Buzzing, cosmopolitan, progressive Maryland may be the most quintessentially American of all the 50 states, most saliently because of its dense concentration of national founding history in a relatively small area (Maryland ranks ninth in a list of smallest states by area). Other contributing factors include the proximity of the nation’s capital (which one could be forgiven for mistaking as Maryland’s own first metropolis) as well as the distinctive melding of North and South. America’s original battle of cultural brethren climaxes here to yield something more than the sum of their parts, a lively and diverse festival of backyard crab-and-beer feasts, beach fun, smoky Appalachian splendor, and urban political intrigue.
No Maryland tour is complete without a stop in D.C. While Washington may not officially fall within state lines, it’s never far away and there’s really no excuse to pass it up if you’re in the neighborhood. This is the nexus of the U.S. governing elite, and thus home to a whole host of world-famous cupolas, statues, monuments, and powerful people. It would take a lifetime to get to know all of D.C.’s museums, which cover everything imaginable. The Lincoln Memorial, U.S. Capitol, Washington National Cathedral, and National Gallery of Art all earn especially high marks as popular D.C. attractions. Don’t miss out on some of America’s finest dining and cocktails, either.
While cosmopolitan D.C. is more of a national treasure, Baltimore – or “Charm City” – exudes a down-home Maryland blend of Northeast urbanity and Southern hospitality. This diverse, feisty port town tempts all who enter with its eclectic mix of excellent museums, historic neighborhoods, and quirky, inspiring food. Explore this city’s many, unique neighborhoods and discover the treasure trove of all-American (and African-American) history stashed away.
State capital Annapolis throws even more history the visitor’s way, as well as a goldmine of quaint colonial architecture and classic views of Chesapeake Bay. A hub of U.S. Navy activity and general sailing and seafaring enthusiasm, this is a place for those with a love of, or interest in, the sea and those who traverse it. It’s also great for anyone who loves to eat what comes out of the sea, with great restaurants catering both to high-end and casual clientele.
Those seeking a more rollicking seaside experience will find it in Ocean City, one of America’s most popular beach towns. Summer is far and away the best time to visit Ocean City, when the beach and boardwalk explode with activities, performances, and visitors. This is a gaudy, bawdy East Coast beach carnival at its finest and most typical, and rivals anything on offer on the Jersey Shore.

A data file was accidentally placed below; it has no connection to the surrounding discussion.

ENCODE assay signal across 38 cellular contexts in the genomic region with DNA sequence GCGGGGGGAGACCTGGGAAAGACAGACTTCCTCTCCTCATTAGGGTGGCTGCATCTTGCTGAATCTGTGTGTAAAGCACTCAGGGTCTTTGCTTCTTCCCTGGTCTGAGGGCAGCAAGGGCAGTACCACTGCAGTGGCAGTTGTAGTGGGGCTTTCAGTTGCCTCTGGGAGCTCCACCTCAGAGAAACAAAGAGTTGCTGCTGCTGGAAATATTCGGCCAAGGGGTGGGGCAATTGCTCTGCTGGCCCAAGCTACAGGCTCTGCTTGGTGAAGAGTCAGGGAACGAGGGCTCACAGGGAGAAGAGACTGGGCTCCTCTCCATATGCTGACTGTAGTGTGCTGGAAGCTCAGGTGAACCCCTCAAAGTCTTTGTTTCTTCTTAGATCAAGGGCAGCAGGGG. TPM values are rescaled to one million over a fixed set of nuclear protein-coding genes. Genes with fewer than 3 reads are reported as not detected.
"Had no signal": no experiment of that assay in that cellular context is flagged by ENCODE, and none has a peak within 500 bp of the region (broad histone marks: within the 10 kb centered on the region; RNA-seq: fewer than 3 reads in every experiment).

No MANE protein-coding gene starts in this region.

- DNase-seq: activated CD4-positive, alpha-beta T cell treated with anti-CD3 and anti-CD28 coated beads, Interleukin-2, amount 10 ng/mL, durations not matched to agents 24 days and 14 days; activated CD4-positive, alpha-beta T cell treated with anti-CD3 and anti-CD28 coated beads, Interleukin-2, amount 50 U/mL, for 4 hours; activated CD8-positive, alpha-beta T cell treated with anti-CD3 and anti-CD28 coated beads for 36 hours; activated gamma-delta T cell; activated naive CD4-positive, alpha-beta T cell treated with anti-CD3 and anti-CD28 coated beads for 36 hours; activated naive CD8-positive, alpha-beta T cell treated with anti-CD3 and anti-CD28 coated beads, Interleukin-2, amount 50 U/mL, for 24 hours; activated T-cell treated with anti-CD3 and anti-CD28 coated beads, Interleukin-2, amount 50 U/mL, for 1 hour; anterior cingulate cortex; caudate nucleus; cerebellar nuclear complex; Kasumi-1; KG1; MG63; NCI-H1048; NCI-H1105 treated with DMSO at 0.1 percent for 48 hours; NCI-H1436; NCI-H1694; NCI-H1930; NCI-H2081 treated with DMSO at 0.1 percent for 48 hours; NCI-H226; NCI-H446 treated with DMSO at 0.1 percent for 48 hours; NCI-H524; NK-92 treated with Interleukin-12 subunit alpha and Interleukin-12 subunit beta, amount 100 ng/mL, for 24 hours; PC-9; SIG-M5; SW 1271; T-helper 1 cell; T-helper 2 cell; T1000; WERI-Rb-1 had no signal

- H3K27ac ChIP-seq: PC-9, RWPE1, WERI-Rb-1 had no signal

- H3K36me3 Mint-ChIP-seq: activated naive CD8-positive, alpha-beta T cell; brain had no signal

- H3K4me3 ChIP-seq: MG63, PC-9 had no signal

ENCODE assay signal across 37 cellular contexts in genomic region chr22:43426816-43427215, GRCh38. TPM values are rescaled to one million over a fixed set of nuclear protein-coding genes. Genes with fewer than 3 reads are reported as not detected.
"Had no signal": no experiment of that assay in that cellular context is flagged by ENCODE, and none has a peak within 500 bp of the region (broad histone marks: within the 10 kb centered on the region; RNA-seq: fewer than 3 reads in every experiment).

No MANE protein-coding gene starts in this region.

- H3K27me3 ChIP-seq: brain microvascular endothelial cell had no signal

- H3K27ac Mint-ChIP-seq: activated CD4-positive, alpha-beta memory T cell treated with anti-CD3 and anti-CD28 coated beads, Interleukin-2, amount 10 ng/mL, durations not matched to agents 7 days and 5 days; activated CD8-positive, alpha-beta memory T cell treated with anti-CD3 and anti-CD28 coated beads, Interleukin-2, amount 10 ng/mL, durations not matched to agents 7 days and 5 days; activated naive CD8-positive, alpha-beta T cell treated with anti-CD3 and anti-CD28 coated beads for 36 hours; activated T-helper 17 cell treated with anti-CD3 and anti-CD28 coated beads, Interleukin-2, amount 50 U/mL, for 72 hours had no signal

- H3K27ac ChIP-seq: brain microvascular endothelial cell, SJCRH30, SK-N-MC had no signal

History is inescapable in Maryland, but those looking for a different breed of it can find it west, in the Appalachian towns and hamlets. There is also pleasant and varied hiking in the forested mountains. The town of Frederick is a pleasant stop for those with a penchant for quaint towns backed by misty, thickly vegetated mountainsides and studded with Civil War history.
Annapolis is a masterpiece of historical preservation, an active port city with enough colonial atmosphere to have visitors believing they’ve walked into the 18th century. Adding to the sense that this is still a colonial settlement, Annapolis retains a strong connection to maritime life, with local cuisine focused on seafood from beautiful, pleasant Chesapeake Bay and the US Naval Academy still in operation. The Academy itself is an attraction beyond its sharply dressed students, with tours and a great museum for anyone with even a passing interest in U.S. history, particularly naval history. The old city features authentically furnished 18th-century homes with tours available, the Maryland State House (the oldest American state house still in use), and learning opportunities like the Banneker-Douglass Museum on African American history and the William Paca House & Garden.
Ample high-end shopping and seafood can more than make it up for those who’d rather spend the morning in bed or lingering over breakfast than touring centuries-old buildings. Ego Alley, where well-heeled boat owners anchor their vessels and sailors have been navigating since before boats had motors, serves as a picturesque shopping, dining, and people-watching neighborhood, attractive even for those with zero interest in the city’s historic surroundings.
2002 Annapolis Mall
Annapolis, MD 21401